• Strengthen lamp shades, wall clocks, hanging planters and hanging kitchenware.
• Install a flexible gas line.
• Block heavy devices on wheels.
C. Hazardous materials
• Only store materials that are used regularly at home.
• Store ammonia and bleach separately. When the two substances mix, they create toxic gases.
• Store pesticides, kerosene, paint thinner, etc. on a low and well-closed shelf, in a cabinet that is attached to the wall.
• Install a safety cable on open shelves where you store bottles or containers in order to prevent them from falling on the floor.
• Make sure that caps on containers are screwed on tightly.
• Store kerosene in evaporation-proof containers.
• In case of a gas leak, shut off the gas lines and evacuate from the site of the leak.
• If there is a leak of hazardous materials, when you smell a strong odor - cover your airways with damp cloths and move away from the smell.
• Preparing the bedroom is to to prevent people from harm due to falling objects, to provide a clear evacuation path and to ensure access to essential devices (flashlight, glasses, shoes, robe or clothes, essential medications, transistor radio).
• Perform the following:
o Attach furniture such as dressers and closets. bookcases to the wall. These can be strengthened by drilling through the back of the furniture item (make sure that the back is attached well to the sides of the item and that it is strong enough). If the back of the furniture item is not strong enough, attach it to the wall using angles. If there are several bookcases next to each other, they should be connected in addition to attaching them to the wall. This will make them more stable.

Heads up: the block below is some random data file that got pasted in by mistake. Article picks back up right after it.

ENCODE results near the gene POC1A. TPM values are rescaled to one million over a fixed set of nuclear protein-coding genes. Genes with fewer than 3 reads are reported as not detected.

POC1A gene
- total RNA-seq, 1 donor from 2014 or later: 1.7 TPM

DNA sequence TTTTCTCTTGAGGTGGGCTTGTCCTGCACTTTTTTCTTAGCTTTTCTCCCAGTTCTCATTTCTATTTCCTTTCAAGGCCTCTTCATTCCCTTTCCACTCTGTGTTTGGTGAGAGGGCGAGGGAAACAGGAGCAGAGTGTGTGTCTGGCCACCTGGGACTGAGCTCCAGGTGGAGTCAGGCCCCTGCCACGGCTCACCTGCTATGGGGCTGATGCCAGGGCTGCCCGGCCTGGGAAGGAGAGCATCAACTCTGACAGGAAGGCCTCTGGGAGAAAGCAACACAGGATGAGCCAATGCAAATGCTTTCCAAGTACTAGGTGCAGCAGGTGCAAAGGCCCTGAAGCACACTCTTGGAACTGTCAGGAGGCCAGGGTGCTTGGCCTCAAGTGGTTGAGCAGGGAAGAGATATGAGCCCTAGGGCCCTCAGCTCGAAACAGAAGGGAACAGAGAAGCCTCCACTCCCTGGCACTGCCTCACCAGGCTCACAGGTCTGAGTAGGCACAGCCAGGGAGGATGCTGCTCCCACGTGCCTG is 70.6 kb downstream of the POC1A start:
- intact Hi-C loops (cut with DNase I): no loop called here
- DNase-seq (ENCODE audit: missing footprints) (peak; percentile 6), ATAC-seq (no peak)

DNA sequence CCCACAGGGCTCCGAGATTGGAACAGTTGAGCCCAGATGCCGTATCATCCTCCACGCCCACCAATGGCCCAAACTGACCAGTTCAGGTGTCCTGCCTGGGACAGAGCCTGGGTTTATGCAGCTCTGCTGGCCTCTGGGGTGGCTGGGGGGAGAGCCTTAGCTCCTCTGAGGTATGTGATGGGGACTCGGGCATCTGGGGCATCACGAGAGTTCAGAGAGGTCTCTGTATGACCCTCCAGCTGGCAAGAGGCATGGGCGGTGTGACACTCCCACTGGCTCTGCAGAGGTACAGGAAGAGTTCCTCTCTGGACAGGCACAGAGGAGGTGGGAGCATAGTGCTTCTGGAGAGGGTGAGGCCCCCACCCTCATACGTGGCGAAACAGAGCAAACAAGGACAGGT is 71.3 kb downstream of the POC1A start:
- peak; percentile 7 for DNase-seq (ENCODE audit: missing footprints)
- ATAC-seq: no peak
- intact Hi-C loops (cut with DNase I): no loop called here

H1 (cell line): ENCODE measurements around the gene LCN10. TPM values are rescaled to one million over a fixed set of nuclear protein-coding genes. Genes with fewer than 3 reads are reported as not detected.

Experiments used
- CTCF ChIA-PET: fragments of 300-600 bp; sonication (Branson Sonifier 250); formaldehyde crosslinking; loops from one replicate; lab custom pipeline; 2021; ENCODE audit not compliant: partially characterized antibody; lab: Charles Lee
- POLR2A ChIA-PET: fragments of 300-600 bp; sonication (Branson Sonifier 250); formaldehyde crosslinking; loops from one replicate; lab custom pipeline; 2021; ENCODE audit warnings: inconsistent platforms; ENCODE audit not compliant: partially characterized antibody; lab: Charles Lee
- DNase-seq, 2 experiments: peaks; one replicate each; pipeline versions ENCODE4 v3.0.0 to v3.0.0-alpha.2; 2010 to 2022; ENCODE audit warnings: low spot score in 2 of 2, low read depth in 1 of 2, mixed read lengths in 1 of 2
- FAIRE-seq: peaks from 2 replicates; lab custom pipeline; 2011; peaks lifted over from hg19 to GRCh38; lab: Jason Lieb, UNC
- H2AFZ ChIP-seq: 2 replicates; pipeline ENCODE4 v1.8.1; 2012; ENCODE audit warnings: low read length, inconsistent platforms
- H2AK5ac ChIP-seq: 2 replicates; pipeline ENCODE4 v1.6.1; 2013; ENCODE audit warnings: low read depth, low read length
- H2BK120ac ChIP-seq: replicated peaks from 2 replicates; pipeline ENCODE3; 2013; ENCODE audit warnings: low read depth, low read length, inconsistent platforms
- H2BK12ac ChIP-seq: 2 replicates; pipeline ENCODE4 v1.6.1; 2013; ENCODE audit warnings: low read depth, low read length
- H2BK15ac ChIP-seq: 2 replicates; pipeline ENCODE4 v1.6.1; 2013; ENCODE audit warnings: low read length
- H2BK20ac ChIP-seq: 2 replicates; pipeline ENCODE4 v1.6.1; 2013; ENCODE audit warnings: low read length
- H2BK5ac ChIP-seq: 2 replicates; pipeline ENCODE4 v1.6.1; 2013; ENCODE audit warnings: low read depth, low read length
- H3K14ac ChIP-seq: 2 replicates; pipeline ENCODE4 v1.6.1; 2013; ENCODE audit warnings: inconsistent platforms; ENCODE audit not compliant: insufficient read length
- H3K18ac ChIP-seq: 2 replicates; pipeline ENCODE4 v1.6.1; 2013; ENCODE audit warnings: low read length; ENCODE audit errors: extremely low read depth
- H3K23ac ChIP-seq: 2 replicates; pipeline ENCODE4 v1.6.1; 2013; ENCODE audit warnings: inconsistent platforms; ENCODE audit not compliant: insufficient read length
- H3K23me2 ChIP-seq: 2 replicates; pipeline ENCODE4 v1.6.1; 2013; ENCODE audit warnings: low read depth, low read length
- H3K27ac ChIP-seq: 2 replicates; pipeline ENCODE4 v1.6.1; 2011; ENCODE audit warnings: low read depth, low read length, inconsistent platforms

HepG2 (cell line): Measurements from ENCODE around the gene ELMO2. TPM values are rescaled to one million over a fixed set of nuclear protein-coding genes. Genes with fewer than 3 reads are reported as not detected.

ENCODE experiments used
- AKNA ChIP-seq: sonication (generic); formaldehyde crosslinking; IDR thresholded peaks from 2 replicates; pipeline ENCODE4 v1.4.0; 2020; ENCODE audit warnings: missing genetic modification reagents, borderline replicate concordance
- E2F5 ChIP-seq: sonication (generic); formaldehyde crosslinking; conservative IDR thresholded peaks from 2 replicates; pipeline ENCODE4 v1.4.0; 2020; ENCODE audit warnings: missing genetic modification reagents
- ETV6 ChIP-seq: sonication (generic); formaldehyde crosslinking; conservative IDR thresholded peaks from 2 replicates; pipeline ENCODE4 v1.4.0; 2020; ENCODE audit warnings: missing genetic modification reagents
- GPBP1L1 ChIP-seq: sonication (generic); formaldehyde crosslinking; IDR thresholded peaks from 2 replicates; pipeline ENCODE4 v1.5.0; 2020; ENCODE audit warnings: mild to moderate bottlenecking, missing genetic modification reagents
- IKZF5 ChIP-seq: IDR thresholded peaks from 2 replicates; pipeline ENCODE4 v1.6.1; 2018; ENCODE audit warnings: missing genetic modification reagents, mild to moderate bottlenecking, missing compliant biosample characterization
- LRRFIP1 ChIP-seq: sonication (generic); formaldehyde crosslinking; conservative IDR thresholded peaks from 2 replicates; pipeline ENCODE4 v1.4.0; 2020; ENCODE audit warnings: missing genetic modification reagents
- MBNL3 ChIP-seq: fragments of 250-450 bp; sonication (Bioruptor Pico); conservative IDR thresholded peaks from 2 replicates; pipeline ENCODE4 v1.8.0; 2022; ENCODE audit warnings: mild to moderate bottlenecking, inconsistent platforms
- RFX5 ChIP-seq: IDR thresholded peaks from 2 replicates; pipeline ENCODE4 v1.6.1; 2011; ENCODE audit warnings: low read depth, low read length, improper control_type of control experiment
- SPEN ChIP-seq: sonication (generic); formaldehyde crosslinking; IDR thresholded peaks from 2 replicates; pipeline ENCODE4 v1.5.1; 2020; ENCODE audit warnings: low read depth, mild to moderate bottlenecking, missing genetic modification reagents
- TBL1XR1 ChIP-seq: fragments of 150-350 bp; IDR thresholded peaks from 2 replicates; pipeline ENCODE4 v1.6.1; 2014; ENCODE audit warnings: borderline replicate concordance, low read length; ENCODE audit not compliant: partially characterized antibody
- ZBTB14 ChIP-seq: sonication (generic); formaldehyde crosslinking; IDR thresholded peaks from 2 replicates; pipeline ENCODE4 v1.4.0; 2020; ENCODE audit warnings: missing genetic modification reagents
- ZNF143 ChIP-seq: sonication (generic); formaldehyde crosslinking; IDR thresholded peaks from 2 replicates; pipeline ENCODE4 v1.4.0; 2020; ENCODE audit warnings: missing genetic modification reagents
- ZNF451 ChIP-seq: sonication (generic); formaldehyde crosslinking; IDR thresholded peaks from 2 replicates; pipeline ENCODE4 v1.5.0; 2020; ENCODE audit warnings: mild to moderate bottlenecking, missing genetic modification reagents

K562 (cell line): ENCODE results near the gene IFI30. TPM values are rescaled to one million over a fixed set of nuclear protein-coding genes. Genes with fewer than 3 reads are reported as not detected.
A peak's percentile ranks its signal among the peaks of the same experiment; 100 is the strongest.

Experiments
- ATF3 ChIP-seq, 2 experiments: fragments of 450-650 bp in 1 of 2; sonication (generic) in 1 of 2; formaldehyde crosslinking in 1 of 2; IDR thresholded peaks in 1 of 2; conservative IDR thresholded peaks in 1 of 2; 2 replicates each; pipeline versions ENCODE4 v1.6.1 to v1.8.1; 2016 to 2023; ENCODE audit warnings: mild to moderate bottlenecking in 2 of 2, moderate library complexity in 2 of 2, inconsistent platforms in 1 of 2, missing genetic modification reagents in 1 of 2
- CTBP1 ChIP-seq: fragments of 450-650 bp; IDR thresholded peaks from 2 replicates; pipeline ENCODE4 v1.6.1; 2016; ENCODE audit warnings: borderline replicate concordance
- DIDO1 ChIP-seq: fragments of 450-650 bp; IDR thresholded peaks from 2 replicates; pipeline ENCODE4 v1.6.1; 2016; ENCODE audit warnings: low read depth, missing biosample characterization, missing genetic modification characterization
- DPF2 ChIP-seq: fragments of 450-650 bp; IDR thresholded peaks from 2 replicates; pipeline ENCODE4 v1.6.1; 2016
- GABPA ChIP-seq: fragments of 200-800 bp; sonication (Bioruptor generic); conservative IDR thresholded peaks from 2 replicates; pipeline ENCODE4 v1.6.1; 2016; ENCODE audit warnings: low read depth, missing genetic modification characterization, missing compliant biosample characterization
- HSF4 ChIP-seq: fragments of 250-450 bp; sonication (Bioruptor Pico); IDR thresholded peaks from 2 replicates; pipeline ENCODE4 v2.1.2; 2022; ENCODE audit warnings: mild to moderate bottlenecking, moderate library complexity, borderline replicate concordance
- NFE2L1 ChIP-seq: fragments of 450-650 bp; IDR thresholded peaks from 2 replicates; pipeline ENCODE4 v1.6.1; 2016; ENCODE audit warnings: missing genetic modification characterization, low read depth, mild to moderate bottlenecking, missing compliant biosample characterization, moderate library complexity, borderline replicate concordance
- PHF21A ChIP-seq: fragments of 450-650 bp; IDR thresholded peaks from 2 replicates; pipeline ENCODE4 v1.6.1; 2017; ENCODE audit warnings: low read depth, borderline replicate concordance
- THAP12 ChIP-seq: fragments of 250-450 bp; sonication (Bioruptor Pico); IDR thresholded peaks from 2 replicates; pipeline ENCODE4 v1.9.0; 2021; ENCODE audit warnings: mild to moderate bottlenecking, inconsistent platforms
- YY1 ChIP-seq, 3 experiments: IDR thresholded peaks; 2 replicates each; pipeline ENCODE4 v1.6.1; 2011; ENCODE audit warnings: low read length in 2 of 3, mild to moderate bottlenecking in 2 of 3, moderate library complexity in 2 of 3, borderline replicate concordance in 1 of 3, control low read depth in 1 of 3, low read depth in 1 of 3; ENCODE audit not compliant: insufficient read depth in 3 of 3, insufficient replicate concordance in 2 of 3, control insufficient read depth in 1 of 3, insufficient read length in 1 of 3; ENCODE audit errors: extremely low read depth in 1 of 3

o Do not hang pictures or mirrors where they may fall on people, for example over a bed/couch.
o To the extent possible, do not not position bookcases in the path to exit the room, to ensure that they do not block passage.
o Store heavy items at the bottom of the closet.
o Close closets and drawers with fasteners and locks.
• The greatest danger in a bathroom is from broken glass - mirrors, bottles and falling medications, that break and scatter. Although more and more products are currently sold in plastic bottles, there are still products (perfume, for example) that are sold in breakable glass bottles.
• Make it a point to purchase products in unbreakable containers. Do not place breakable containers in the bathtub or shower.
• Close the medicine cabinet with a childproof lock.
• Only place light objects such as towels on open shelves.
• Store cleaning products on bottom shelves of cabinets that are closed with a fastener or lock.
F. Living room, dining room, office
• Anchor computers, stereo systems, televisions, video devices, etc. to the piece of furniture on which they rest. This can be done with Velcro, cables or ropes. The device is to be attached to a table or wall.
• Mirrors and pictures are to be hung with round hooks. For large mirrors or pictures, we recommend using two hooks.
• Do not hang pictures or mirrors where they may fall on people, for example over a bed/couch.
G. Storage rooms and utility rooms
• The hot water heater should be attached to the wall or floor with cables.
• The water and gas lines leading into the boiler should be flexible.
• Store flammable or toxic materials in resistant containers that are clearly labeled. Store these containers on low shelves, in a cabinet with a door with a stronger fastener. It is advisable that they be stored in a well-ventilated room.
• Wood-burning stoves or fireplaces must be well anchored to the floor.
• You should have fire extinguishers at home.